• World 59,822, in which Thor gets a haircut.
  • World 61,828, in which Tony Stark develops an eating disorder.
  • World 74,820 sees George Washington was assassinated.
  • World 82,801 features the Fantastic Four as literal bananas.
  • In World 82,809, Nick Fury wears the eyepatch on right eye instead of the left.
  • In Worlds 82,810 through 82,812, Ghost Rider possesses a wheelchair-bound grandpa, a roller derby girl, and a baby, respectively.
  • In 82,819, the Invisible Girl dyes her hair.
  • World 89,130 is Old West London.
  • World 92,202 sees Dr. Doom as a pediatrician.
  • World 99,467 is Dino Land.
  • In World 103,173, a dog named Wilson goes through an experiment with Mascara X and becomes this universe’s Deadpool (named “Dogpool”).

Trying to figure out a Nexus Event for some of these would be almost impossible, but it’s not necessary to enjoy these crazy worlds for what they are.  Since Loki established any conceivable possibility as canon, Marvel can now invest in bringing in new writers, stories, and one-shots without worrying about whether or not it can define a Nexus Event, or whether or not it “fits in” with the continuity.  The strength of What If…? as a series is that it’s an anthology of different ideas, some funny and some heartfelt, each independently digestible and therefore accessible to a very broad viewership.

Of course, there are still plenty of tips of the hat to the broader Marvel Cinematic Universe.  For example, in episode 8 we see Natasha hoist Red Guardian’s shield from Black Widow (as well as her “superhero pose”).  We have Natasha dropping Clint for the sake of saving humanity in a reversal of what we saw occur in Avengers: Endgame.  Later, in Episode 9, we get a reference to Captain America: Civil War with Peggy and Natasha bantering before going to retake the Lemurian Star, and, when the Guardians of the Multiverse assemble, we get a call-back to the first Avengers movie in the way the camera pans around the crew.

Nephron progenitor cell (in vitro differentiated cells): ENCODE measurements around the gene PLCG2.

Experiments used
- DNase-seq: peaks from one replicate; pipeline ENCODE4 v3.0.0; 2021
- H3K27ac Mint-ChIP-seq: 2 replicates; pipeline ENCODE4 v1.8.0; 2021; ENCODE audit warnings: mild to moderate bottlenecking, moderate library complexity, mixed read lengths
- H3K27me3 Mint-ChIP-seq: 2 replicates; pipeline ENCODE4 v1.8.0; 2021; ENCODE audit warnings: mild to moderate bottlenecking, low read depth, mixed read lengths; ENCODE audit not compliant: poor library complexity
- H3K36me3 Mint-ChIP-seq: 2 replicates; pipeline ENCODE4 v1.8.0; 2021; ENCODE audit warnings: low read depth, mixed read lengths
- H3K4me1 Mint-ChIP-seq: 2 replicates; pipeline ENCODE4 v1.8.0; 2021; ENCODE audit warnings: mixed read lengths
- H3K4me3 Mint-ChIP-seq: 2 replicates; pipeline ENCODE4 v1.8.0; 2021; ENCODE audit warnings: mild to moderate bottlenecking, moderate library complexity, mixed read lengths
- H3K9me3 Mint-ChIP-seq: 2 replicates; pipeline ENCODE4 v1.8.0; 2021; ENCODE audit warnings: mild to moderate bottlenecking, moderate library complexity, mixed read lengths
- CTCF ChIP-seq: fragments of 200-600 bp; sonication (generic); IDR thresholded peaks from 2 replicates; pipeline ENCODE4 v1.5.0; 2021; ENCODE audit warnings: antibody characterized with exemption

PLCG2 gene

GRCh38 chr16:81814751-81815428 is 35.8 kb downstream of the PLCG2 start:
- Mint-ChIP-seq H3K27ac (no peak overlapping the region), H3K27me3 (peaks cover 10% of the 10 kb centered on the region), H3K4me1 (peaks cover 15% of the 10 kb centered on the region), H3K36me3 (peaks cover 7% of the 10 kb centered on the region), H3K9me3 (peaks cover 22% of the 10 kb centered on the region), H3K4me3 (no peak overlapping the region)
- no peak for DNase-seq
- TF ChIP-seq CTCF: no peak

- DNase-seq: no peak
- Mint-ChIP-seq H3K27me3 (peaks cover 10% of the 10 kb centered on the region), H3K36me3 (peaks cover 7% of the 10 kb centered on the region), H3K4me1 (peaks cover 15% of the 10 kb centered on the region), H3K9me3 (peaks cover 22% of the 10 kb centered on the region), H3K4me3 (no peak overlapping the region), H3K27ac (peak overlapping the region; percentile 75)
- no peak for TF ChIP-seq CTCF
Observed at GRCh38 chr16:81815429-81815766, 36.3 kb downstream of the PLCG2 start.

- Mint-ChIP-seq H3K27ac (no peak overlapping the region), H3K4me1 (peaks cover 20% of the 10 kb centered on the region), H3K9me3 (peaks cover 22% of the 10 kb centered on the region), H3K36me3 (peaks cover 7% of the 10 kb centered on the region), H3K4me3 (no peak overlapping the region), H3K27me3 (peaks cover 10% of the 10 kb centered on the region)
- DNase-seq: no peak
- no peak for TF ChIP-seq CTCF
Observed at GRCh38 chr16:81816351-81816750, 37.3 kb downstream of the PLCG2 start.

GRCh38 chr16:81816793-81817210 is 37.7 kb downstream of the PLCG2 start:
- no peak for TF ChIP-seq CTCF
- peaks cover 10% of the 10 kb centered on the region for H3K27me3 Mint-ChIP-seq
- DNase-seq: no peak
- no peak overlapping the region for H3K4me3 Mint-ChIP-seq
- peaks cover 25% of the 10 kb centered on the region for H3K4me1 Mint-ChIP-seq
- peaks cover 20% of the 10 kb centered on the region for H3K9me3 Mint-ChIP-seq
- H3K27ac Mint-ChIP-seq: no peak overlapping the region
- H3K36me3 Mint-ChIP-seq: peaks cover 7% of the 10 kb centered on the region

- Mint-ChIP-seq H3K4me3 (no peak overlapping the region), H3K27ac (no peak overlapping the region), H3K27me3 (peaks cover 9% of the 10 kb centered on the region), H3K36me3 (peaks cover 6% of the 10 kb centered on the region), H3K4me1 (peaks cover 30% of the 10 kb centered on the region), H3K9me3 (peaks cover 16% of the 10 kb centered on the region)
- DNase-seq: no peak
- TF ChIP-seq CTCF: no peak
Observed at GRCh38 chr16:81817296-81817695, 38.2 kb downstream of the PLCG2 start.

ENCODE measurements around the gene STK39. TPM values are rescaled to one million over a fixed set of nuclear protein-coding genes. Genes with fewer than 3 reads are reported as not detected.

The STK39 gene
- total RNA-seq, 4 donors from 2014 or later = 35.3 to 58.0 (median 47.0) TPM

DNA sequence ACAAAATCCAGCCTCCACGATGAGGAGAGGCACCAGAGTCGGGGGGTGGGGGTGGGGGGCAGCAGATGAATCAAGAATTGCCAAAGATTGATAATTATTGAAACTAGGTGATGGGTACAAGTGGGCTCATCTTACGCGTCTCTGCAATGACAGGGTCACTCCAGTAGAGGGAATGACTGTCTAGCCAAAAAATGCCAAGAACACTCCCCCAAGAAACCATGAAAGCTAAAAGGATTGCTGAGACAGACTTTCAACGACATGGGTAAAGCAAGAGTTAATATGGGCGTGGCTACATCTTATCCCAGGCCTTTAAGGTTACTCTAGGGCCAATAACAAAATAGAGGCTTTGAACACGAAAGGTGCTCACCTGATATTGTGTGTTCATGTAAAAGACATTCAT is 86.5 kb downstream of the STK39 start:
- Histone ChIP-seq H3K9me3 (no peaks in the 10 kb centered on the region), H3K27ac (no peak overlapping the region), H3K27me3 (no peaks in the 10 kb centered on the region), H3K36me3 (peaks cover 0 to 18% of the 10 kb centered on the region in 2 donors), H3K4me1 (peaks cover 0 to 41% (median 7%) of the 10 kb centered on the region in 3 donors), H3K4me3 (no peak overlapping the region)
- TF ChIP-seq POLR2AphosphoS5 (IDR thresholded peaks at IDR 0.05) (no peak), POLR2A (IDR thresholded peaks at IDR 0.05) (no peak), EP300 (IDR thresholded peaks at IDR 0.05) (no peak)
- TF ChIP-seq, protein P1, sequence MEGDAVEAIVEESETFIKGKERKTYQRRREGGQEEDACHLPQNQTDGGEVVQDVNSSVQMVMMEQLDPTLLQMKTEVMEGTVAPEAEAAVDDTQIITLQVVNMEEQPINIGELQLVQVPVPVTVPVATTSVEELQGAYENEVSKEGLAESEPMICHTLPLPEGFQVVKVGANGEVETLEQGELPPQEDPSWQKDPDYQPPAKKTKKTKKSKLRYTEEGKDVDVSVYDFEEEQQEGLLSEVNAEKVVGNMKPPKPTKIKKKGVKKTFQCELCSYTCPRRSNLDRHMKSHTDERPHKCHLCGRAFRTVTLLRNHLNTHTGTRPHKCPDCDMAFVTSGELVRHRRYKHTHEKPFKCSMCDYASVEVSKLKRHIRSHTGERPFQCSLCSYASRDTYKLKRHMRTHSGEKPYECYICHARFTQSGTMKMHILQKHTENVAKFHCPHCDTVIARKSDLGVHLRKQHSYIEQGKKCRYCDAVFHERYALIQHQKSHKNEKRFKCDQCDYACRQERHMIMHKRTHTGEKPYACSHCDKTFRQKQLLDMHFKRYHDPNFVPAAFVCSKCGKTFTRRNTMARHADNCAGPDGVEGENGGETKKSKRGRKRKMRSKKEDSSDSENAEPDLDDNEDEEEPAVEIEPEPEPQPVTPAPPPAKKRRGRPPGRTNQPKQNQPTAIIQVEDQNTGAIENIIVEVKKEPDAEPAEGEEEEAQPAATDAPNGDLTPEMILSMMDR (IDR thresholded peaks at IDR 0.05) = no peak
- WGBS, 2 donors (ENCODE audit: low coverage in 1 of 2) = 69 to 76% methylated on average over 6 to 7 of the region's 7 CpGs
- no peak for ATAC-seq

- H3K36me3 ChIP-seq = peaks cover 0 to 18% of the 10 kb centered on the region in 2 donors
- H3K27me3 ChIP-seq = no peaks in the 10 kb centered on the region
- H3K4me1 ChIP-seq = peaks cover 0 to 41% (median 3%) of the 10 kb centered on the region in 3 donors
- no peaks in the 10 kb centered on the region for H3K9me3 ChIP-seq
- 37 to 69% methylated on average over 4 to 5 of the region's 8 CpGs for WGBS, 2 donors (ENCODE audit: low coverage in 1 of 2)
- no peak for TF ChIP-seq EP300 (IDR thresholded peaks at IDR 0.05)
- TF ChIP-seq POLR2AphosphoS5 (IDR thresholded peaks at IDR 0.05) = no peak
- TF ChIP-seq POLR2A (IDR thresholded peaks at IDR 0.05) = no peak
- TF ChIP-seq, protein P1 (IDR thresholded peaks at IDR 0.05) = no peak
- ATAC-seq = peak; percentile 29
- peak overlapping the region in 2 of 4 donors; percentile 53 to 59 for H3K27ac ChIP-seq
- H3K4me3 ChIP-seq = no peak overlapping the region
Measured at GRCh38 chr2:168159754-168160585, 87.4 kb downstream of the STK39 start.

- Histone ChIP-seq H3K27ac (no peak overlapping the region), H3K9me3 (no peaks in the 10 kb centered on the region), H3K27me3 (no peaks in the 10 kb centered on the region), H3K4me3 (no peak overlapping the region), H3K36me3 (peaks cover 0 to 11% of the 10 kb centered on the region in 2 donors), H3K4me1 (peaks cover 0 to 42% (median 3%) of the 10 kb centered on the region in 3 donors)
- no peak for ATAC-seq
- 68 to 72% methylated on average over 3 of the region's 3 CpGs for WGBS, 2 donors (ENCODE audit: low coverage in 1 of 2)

But while all these little Easter Eggs are fun for seasoned viewers, the beauty of having self-contained stories is that it re-opens the Marvel Cinematic Universe to newcomers, those who fell behind, or those who simply don’t understand the more complex stories.  In a word, What If…? is accessible, and it means to be.

In fact, What If…? gets a little self-aware l in episode 8, when dialogue between Ultron and The Watcher discussed the implications of creating and passively watching other worlds, referencing the audience as watchers themselves.  But this self-awareness was inviting; the What If…? series expands the Marvel Cinematic Universe but does so in digestible one-shots that return the consumption of Marvel works to a comfortable place, one where backstory isn’t needed and you, a watcher yourself, can jump right in.

Watching What If..? evokes the same feeling of wandering into a comic book shop as a kid, picking up a random issue, and getting absorbed in the art and the story.  It’s certainly no coincidence that What If…? employs cel-shading animation to invoke a comic book-like aesthetic.

What If…? is a return to Marvel’s skillful self-contained storytelling, and it invites fans to pull up a chair, suspend disbelief, and simply enjoy themselves without worrying too hard about backstory.

As The Watcher himself states, “Every story is my home.”  The subtext is that it could be yours, too.